What they really wanted was a positive relationship with the police whereby allegations are taken seriously, investigated independently without presumption as to guilt or innocence and on the basis of some reasonable understanding about what mental ill-health can mean when offences are alleged. Crucially, this is as much about understanding that patients can be victims of abuse where power dynamics are against them, as much as it is about assaults on staff or damage to NHS property.
INCH BY INCH IMPROVEMENT
Imagine a local senior officer charged with sorting this kind of thing out for their area. One response that they could make would be to point out that the reduction of crime and disorder, as well as the management of disturbed behaviour, is core NHS business in mental health care.
There are many grounds for suggesting it is, given the coercive nature of psychiatry and extent to which it has influenced the legal frameworks that govern care in the United Kingdom and elsewhere. But if we accept that premise, we will also point out that it has limitations and we come back to practical suggestions for when disturbed or violent behaviour should resort to being a police issue.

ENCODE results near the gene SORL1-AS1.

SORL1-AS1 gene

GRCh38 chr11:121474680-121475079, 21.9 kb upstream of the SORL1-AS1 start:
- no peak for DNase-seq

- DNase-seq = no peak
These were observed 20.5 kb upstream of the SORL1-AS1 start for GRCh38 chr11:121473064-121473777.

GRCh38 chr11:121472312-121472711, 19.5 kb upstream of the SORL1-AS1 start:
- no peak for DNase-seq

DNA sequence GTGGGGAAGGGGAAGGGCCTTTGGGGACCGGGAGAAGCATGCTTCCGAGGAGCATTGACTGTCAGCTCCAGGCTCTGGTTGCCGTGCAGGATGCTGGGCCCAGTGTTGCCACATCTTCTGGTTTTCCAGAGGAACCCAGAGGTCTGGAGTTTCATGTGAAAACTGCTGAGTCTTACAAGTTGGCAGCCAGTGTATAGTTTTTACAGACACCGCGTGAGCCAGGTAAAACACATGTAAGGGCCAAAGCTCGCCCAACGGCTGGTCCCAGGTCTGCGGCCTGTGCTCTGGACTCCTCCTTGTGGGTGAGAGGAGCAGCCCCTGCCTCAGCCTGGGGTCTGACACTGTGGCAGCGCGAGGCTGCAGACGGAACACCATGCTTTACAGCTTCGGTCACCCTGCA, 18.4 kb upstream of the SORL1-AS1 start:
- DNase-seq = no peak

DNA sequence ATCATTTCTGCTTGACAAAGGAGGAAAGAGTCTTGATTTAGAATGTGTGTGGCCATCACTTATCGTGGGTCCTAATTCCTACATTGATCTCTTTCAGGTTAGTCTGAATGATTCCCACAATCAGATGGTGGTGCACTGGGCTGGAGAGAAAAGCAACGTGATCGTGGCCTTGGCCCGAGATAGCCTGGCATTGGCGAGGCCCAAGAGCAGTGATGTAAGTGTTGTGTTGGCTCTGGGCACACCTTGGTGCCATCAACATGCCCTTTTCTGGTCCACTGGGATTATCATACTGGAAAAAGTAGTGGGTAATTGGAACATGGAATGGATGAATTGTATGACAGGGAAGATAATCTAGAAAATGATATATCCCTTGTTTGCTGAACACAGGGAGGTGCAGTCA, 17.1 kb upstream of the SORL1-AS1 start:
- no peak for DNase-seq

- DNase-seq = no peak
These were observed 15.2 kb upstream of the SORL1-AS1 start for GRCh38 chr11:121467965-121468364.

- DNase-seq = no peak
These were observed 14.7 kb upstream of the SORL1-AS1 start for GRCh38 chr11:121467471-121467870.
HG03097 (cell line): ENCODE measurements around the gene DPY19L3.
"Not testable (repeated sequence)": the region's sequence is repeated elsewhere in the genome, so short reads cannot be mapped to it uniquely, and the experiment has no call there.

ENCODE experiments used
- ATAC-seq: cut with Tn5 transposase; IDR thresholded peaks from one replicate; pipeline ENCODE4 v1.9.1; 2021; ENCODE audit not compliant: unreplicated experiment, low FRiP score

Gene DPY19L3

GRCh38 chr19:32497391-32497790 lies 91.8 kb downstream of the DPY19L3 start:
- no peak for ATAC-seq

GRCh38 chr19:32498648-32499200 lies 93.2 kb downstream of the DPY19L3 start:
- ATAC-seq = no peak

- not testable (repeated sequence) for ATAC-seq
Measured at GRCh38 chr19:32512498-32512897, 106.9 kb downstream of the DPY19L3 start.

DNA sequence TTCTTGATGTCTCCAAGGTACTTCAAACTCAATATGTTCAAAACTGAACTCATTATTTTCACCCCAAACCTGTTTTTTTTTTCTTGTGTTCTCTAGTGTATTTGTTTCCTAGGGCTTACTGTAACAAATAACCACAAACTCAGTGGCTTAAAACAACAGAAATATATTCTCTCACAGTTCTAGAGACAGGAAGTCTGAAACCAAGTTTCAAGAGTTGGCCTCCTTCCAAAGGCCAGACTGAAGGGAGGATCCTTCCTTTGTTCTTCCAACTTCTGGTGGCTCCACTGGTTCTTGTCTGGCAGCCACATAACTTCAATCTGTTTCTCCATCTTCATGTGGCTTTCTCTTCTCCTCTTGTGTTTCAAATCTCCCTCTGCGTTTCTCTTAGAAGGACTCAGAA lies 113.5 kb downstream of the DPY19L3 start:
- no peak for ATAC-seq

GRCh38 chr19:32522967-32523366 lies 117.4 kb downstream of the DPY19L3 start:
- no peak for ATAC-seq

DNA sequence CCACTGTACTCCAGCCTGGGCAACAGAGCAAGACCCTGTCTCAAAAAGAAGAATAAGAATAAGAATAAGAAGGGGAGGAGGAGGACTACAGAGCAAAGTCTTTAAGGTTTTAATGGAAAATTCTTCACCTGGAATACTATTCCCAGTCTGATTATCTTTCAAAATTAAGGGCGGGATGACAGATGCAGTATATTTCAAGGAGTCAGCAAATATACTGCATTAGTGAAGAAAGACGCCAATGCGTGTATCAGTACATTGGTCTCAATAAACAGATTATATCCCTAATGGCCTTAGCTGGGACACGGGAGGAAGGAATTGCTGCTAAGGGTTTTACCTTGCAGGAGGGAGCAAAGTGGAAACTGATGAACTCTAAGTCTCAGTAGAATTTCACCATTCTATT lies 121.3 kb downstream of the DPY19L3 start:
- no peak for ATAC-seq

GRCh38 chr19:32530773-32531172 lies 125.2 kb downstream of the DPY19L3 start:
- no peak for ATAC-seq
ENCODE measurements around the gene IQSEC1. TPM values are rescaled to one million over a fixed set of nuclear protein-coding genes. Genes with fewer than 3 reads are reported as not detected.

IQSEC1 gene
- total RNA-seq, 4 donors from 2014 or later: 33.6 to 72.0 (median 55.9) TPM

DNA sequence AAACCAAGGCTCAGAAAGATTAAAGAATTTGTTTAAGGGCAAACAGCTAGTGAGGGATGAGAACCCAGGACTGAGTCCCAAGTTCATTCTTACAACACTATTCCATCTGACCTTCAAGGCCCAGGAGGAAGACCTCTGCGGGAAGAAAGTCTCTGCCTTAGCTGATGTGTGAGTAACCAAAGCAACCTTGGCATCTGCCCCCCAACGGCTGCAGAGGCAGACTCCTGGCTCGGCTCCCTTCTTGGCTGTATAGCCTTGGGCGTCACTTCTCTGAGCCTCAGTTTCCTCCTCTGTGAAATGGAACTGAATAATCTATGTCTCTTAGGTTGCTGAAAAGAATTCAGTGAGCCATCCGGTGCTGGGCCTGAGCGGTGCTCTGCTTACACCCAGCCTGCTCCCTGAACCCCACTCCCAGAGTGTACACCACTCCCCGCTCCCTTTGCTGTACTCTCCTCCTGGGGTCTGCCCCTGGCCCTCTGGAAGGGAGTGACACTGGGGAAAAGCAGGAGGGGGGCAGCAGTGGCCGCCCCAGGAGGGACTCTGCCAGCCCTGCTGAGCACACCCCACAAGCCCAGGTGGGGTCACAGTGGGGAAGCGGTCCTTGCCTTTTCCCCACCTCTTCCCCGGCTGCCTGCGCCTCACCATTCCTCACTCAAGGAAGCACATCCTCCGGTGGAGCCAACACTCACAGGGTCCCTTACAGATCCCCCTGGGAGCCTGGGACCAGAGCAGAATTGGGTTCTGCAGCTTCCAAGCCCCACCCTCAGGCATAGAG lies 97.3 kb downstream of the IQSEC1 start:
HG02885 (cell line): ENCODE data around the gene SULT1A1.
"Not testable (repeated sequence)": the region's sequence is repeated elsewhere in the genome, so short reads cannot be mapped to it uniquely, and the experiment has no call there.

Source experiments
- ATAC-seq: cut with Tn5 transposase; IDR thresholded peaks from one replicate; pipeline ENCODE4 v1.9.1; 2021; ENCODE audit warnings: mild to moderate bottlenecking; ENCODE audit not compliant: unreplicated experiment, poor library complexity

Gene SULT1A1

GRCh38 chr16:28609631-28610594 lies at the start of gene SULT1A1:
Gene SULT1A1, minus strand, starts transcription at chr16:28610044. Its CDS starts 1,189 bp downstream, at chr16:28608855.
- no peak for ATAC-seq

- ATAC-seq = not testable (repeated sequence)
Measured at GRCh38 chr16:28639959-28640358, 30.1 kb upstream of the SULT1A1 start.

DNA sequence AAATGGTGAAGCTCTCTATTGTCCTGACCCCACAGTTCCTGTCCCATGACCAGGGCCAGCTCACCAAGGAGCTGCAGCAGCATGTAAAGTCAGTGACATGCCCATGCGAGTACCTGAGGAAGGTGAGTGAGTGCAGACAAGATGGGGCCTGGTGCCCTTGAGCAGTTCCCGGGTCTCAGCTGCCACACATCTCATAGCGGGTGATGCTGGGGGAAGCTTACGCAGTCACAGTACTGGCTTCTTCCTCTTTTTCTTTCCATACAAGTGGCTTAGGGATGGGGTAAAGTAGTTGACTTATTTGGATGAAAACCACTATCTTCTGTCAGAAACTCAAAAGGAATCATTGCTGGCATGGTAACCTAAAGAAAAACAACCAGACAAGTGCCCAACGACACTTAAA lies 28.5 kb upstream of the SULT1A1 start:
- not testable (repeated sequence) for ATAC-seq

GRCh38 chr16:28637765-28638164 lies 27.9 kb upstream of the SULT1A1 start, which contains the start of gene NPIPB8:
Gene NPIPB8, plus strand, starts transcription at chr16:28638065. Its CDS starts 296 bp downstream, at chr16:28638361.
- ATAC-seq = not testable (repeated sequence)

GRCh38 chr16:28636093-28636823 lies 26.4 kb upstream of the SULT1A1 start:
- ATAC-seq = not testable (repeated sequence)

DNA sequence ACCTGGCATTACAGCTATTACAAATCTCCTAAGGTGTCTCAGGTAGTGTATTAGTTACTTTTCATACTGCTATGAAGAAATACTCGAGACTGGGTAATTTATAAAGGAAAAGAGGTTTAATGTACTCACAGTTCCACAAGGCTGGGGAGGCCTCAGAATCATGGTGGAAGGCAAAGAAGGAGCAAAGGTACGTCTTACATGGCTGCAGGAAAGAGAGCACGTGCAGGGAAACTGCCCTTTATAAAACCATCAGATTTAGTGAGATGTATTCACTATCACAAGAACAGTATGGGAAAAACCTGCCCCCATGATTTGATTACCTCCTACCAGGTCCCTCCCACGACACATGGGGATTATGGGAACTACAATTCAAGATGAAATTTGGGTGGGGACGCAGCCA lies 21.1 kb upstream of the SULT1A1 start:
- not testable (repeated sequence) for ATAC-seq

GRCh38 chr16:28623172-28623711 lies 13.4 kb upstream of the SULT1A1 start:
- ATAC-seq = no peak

We come up with two ideas: and I wonder which one the NHS would want to argue for, given a choice? —
- We could provide a police officer for a certain period of time each day or each week – they could work alongside NHS staff as they investigate their own allegations, offering advice about evidence gathering and about legal requirements. Initially, this would be a telephone system where NHS staff rang the station and information was shared that would assist. But where more serious issues arise, we could look in the future at the officer attending and then deciding whether to refer the matter to a police team who would deal with it.